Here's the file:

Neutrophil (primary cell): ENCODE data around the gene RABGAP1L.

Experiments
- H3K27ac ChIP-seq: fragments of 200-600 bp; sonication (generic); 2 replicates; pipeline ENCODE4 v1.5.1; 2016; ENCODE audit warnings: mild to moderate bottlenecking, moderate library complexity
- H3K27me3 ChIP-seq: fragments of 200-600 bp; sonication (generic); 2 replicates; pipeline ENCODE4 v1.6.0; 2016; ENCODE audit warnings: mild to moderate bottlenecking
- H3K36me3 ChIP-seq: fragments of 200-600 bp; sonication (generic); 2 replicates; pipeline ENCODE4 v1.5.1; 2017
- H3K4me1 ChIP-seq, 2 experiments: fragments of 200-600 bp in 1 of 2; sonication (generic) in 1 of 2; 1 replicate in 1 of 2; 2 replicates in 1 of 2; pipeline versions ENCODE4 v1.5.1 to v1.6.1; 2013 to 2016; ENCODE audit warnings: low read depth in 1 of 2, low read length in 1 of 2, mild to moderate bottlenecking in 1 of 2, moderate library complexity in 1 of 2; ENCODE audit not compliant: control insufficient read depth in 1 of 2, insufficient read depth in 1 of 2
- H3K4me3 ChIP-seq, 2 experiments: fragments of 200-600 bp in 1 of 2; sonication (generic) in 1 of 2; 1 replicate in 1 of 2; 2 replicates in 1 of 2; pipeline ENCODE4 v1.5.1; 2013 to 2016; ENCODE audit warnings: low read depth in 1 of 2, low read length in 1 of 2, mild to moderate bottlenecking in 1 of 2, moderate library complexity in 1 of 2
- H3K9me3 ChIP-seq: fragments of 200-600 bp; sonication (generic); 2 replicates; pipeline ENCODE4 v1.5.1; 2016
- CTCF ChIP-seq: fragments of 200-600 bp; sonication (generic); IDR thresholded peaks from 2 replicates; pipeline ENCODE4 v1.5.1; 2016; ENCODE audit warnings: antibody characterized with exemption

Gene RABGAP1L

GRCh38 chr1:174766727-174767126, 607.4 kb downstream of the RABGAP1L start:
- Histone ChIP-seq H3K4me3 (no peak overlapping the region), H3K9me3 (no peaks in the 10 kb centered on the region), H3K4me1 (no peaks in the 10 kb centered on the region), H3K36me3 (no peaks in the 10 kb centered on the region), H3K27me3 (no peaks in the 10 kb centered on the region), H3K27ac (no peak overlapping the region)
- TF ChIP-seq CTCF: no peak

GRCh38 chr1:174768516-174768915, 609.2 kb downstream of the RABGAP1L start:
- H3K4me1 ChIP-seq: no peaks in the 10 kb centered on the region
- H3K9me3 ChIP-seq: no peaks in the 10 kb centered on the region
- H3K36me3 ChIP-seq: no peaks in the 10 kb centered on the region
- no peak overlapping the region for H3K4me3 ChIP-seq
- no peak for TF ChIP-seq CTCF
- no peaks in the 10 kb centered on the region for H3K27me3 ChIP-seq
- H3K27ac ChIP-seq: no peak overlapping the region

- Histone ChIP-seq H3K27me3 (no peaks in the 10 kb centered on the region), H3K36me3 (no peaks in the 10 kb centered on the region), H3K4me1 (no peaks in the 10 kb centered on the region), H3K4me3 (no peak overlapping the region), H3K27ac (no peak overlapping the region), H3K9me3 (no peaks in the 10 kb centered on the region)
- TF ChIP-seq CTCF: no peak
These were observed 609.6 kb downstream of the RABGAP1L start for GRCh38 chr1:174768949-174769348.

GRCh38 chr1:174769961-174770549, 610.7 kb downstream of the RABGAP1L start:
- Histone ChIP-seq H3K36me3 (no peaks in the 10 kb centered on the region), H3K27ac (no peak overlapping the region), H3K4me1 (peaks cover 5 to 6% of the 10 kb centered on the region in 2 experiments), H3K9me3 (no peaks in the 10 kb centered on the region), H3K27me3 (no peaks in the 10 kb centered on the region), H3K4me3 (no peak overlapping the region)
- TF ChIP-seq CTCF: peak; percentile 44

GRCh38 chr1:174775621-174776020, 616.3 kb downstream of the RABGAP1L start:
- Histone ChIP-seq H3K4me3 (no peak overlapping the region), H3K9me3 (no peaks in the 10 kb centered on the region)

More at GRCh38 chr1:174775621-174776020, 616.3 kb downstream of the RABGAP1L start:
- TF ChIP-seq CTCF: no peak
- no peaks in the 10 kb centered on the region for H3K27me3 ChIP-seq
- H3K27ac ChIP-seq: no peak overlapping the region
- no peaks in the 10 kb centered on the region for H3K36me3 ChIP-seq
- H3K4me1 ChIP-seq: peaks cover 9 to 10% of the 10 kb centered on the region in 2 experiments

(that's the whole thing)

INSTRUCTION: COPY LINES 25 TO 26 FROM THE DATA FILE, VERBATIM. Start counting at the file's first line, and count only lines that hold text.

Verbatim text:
GRCh38 chr1:174769961-174770549, 610.7 kb downstream of the RABGAP1L start:
- Histone ChIP-seq H3K36me3 (no peaks in the 10 kb centered on the region), H3K27ac (no peak overlapping the region), H3K4me1 (peaks cover 5 to 6% of the 10 kb centered on the region in 2 experiments), H3K9me3 (no peaks in the 10 kb centered on the region), H3K27me3 (no peaks in the 10 kb centered on the region), H3K4me3 (no peak overlapping the region)